No matter what stage of divorce you're in, you need to get the upper hand on your economic situation. If you're in financial crisis, you need to gain control of the situation and learn how to budget effectively. There's no reason why you can't start now.
Here are my top 5 tips to get started:
TIP 1: Don't be scared: Don't waste a minute feeling scared or insecure about not knowing how to handle your finances. In the U.S., personal finance truly is the pink elephant in the room. If everyone got "financially naked" you'd be stunned by how many of your friends and neighbors (male and female) feel the exactly the same way!
TIP 2: Rethink your attitude toward savings: Many people think saving money is about deprivation. The truth is that saving is actually all about spending — spending that you'll do in the future instead of today. You save for three reasons: An emergency fund, retirement and big ticket items. Ideally, you'd be saving around 15% of any new money coming into your life from this point forward for spending you'll do down the road.
TIP 3: Determine your money inflows: This is a two-step process. First you'll want to see what money you have flowing in from sources like salary and wages, alimony, social security and interest/dividends from investments. Next you'll also want to add up any other lump sums of money such as savings accounts, brokerage accounts and retirement assets. This tells you how much you have at your disposal.
TIP 4: Identify your money outflows: This is another two-step process. If you think of your money as a pie, it gets divided into four basic slices. Taxes, Savings, Foundation Expenses ("needs") and Fun Expenses ("wants"). For most people taxes eat up 25% of their inflow. If you set aside 15% to savings, that leaves 60% for everything else.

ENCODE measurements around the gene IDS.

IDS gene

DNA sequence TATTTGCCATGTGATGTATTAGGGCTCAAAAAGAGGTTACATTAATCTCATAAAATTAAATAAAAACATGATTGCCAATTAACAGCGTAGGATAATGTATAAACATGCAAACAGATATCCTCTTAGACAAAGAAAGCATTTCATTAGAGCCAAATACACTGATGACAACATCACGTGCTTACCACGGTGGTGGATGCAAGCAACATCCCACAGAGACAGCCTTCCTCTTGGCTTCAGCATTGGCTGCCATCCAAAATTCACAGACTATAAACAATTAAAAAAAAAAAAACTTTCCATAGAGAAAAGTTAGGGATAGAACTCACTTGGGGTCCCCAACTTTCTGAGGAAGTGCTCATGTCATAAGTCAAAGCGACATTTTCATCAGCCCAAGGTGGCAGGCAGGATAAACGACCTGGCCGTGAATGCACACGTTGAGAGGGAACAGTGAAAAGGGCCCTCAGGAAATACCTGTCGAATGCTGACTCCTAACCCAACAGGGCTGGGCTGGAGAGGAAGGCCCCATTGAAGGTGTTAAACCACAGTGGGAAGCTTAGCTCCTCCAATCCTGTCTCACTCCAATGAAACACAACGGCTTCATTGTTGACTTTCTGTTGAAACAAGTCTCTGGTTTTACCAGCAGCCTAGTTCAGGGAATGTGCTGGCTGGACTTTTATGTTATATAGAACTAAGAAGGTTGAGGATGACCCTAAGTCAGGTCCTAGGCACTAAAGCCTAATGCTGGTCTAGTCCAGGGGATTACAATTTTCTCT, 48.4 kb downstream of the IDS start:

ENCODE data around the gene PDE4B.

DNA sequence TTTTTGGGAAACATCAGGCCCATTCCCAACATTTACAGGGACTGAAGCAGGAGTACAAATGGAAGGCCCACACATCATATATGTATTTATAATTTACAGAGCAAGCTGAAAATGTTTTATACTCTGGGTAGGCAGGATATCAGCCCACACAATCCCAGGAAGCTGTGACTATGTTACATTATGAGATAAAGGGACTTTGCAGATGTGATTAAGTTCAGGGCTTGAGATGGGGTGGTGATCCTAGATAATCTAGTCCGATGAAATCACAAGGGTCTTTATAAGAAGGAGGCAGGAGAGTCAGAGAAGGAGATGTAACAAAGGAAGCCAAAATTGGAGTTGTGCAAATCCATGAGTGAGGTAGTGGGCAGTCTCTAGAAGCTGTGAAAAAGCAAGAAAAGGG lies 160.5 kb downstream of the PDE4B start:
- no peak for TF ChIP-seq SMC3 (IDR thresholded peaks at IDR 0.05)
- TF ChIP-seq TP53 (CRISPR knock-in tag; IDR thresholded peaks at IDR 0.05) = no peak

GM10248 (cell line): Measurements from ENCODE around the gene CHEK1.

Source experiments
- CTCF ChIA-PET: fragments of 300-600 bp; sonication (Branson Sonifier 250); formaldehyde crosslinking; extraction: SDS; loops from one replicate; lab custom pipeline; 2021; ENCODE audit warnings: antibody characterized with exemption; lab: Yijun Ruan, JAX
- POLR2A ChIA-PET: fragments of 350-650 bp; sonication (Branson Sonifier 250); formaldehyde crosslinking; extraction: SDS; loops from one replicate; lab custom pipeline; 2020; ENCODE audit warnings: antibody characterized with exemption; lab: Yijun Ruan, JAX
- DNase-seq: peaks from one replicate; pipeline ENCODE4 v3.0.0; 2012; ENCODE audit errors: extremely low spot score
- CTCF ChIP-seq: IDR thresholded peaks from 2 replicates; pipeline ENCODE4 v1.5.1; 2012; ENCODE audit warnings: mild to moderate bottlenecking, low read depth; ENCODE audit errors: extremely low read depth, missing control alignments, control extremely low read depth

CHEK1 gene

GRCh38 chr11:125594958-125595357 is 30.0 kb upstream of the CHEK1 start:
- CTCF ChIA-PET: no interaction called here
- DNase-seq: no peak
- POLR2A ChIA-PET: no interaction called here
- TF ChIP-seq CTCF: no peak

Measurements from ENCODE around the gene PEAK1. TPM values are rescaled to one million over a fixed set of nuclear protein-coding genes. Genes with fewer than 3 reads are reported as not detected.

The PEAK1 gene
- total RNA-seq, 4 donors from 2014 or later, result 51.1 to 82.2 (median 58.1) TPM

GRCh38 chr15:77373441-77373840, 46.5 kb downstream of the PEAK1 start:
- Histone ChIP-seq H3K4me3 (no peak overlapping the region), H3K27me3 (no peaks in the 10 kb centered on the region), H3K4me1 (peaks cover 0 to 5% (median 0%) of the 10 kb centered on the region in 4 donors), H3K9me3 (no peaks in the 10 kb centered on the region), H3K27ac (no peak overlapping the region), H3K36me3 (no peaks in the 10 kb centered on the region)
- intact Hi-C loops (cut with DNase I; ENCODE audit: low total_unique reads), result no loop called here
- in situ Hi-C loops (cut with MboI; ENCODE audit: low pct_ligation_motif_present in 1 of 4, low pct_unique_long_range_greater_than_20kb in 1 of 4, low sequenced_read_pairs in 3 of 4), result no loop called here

To figure out where you stand financially, for two months, carry around a slip of paper in your purse and write down literally everything you spend money on. At the end of each month, take a good hard look at your slips and see how much you are spending on "Foundation" versus "Fun" expenses. If you're having trouble finding money to save, you'll most likely find the culprit in one of these two buckets.
TIP 5: Keep your investment life simple: You worked hard to save your money, now how do you make it work hard for you? Through investing. The rough rule of thumb is that money you need to spend in the next one- to five years, you don't want to "invest." So you need to "protect" it in a savings account, money market fund or Certificate of Deposit.
Money you don't need for at least five years, you are free to invest. Unless you love to pick stocks or research great money managers, the easiest route is to use target date retirement funds or index funds. The rough rule of thumb for women is that you want the percent of your long-term portfolio invested in stocks to be no more than 120 — your age with the remainder in bonds.
Manisha Thakor and Sharon Kedar are the authors of On My Own Two Feet: A Modern Girl's Guide to Personal Finance.
The other D-Word: How to Deal with Post-Divorce Debt, by Sanyika Calloway Boyce
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